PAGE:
Interior Science: Acting responsibly on warming


Salazar has taken a wise step to help the country deal with the growing impacts of warming. He has issued a "secretarial order" creating a Climate Change Response Council. It will coordinate DOI agencies, including the Bureau of Land Management, National Park Service and the Forest Service, with state and local governments to "address current and future impacts of climate change on America's land, water, ocean, fish, wildlife, and cultural resources," monitor changes and collect data in eight regions and educate the public.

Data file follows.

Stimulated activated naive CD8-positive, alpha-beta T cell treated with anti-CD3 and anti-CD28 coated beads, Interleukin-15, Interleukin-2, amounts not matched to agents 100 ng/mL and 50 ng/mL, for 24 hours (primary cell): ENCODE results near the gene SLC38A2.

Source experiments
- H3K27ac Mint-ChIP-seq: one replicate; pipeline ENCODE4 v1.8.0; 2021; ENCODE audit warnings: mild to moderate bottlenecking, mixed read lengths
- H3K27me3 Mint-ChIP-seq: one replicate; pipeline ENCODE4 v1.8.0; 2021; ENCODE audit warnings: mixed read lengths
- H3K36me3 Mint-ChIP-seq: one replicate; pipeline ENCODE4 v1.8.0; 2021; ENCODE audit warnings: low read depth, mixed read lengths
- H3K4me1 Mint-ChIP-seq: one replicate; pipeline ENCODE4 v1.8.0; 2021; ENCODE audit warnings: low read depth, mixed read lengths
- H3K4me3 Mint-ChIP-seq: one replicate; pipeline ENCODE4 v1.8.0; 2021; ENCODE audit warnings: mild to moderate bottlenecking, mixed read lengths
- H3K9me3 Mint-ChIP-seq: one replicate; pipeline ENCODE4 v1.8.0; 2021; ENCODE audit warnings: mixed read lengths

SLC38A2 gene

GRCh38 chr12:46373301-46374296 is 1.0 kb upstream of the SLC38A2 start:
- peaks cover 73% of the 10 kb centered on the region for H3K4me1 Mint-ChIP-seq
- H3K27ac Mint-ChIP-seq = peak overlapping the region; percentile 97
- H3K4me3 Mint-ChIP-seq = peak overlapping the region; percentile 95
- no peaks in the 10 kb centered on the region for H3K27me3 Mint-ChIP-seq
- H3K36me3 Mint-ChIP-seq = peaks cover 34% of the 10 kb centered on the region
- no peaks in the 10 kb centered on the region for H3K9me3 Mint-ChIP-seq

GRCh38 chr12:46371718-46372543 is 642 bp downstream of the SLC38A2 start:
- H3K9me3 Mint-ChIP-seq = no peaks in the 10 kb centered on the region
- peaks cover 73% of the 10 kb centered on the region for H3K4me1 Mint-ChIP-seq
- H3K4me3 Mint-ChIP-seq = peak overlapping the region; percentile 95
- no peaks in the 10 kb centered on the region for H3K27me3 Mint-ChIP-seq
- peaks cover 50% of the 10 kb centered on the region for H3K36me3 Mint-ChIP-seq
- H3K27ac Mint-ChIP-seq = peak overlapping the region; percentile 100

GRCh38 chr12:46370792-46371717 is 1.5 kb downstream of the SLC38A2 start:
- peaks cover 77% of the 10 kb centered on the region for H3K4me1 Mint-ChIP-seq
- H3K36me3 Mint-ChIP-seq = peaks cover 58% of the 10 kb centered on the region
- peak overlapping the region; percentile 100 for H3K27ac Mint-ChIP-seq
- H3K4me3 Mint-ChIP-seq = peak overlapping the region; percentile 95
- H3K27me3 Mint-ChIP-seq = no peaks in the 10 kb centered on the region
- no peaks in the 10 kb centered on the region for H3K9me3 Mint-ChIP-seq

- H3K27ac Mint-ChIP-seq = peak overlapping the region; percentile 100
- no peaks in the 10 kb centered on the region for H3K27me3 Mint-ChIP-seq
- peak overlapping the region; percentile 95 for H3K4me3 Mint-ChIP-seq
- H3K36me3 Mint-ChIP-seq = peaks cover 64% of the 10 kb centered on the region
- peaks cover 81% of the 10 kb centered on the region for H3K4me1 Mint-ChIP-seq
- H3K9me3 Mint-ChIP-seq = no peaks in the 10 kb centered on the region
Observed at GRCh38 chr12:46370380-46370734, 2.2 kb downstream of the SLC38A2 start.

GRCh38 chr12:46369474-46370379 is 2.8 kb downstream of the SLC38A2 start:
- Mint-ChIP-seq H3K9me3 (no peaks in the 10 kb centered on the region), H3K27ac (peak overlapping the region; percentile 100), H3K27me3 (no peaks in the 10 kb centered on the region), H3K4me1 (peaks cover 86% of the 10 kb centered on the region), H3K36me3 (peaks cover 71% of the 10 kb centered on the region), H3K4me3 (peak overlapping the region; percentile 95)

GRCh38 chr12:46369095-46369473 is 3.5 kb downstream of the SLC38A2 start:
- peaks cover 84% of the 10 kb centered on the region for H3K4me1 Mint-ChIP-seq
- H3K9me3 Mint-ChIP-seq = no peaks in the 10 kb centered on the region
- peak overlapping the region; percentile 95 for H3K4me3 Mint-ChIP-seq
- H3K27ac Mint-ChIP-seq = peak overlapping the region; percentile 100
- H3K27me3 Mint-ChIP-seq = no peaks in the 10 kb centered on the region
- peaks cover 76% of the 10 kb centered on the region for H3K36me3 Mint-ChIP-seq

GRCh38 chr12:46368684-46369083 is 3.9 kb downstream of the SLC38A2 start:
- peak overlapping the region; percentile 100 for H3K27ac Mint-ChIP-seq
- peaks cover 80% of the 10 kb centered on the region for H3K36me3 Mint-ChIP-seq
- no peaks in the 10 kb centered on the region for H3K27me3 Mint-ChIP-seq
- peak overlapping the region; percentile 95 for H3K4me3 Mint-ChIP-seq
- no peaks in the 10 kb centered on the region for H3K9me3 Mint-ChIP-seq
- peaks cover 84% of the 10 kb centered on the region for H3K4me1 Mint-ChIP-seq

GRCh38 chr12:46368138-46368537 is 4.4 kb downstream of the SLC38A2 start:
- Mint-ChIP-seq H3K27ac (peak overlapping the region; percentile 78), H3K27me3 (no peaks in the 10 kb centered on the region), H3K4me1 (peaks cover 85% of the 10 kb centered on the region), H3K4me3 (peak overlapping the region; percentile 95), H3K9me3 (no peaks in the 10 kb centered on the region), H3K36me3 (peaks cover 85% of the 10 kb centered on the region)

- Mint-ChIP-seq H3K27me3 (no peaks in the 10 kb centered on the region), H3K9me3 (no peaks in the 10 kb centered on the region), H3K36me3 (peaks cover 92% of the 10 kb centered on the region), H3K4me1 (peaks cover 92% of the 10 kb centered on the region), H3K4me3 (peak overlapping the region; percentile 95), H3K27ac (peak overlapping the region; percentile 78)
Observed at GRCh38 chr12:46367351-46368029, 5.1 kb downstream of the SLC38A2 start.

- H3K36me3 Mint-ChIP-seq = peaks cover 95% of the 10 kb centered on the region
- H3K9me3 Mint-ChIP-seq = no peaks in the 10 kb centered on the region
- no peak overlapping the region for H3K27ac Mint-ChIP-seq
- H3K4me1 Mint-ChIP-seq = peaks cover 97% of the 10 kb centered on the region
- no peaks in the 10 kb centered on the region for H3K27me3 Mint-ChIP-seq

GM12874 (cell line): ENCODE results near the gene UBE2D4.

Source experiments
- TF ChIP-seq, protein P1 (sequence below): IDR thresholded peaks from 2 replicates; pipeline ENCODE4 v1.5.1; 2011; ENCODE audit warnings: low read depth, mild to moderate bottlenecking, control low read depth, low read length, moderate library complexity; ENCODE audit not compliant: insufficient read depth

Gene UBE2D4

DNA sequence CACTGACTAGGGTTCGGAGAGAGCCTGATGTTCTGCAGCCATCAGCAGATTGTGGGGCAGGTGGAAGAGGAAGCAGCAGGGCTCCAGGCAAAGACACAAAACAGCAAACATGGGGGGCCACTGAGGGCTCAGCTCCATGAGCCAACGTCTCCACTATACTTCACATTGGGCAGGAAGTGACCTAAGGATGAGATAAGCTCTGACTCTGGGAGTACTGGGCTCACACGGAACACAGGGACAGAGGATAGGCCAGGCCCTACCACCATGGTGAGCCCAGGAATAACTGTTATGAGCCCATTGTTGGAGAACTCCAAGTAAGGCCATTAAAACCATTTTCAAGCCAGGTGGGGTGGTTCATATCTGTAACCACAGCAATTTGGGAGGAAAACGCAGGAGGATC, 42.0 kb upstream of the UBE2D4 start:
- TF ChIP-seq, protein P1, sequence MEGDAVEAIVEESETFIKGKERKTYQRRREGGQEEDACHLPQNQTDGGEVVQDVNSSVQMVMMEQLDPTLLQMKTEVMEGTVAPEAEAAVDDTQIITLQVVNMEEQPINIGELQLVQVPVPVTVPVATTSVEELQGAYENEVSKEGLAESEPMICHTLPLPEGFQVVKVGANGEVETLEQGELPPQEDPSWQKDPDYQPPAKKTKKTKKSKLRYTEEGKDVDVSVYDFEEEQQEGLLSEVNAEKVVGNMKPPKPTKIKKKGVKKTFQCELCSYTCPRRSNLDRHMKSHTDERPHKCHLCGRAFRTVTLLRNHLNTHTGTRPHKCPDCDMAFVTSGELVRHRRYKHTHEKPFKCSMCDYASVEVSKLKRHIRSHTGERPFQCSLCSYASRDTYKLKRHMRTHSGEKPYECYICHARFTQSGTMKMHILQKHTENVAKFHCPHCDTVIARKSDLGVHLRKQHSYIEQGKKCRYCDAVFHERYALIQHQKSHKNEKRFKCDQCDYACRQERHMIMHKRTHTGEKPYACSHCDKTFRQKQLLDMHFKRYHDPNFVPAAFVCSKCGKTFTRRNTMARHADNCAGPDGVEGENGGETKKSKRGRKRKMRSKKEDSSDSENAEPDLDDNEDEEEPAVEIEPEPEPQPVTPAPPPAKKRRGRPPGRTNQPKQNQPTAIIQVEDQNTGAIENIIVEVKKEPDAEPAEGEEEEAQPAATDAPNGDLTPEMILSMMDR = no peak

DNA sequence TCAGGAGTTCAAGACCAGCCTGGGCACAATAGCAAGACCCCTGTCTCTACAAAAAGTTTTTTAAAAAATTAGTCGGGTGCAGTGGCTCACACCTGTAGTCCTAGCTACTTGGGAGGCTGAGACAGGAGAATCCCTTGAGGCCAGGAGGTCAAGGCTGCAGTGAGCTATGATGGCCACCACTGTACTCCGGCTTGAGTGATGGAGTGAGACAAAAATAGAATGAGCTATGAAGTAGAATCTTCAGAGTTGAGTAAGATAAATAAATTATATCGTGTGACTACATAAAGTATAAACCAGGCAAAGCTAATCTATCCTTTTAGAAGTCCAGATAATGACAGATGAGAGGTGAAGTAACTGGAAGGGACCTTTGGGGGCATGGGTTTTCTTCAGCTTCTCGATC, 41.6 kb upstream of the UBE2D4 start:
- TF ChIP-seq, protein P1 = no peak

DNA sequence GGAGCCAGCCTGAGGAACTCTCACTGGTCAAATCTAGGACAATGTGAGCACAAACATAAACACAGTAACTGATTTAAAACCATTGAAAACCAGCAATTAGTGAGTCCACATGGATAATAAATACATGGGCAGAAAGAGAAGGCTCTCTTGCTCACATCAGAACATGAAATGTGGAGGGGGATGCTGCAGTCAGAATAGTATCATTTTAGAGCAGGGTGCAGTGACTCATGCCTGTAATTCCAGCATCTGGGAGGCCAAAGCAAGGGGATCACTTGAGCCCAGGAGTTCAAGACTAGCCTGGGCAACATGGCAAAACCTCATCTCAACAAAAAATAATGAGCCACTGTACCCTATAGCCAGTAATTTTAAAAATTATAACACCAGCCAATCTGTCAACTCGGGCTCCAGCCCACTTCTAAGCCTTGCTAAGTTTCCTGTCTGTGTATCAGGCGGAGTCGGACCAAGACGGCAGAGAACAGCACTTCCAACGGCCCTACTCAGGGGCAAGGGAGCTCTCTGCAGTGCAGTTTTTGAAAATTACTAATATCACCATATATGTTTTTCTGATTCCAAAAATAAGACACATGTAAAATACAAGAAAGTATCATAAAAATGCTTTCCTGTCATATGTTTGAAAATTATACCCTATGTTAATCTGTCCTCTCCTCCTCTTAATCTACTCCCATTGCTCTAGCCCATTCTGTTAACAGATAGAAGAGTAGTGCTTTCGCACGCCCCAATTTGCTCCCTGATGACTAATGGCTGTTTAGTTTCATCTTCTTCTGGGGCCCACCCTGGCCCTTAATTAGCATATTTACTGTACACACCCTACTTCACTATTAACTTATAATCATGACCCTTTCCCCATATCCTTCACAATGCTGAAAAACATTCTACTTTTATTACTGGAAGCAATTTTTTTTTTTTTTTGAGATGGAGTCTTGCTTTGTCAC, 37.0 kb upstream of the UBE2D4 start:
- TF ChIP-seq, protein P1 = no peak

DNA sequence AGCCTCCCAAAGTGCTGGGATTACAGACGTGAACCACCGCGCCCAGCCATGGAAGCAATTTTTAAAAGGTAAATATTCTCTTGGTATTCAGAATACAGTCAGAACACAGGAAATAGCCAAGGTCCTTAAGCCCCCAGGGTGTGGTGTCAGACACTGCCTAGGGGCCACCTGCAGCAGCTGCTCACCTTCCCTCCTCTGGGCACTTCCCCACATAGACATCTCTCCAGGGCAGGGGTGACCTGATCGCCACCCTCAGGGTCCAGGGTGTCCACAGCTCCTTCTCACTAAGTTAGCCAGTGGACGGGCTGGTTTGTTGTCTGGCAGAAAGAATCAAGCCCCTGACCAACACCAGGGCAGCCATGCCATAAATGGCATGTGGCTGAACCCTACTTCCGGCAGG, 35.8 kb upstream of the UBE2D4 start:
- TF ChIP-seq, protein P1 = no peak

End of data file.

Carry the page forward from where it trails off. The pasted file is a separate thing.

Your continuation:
It's quite a change from the eight years of the Bush Interior Department, when coal and oil were Priority 1, years when climate change warnings were first ignored, then buried or doctored to downplay the looming crisis. That attitude of blithe ignorance would still be the order of the day if it were left to Republicans such as Utah's Sen. Orrin Hatch and Reps. Jason Chaffetz and Rob Bishop.

The three Utahns are among 16 Western Republicans who charge Salazar with trying to skirt the authority of Congress. Ironically, given widespread agreement among climate scientists that the American West will be one of the regions hit hardest by global warming, the 16 complain that "These regulations will hit the Western United States the hardest."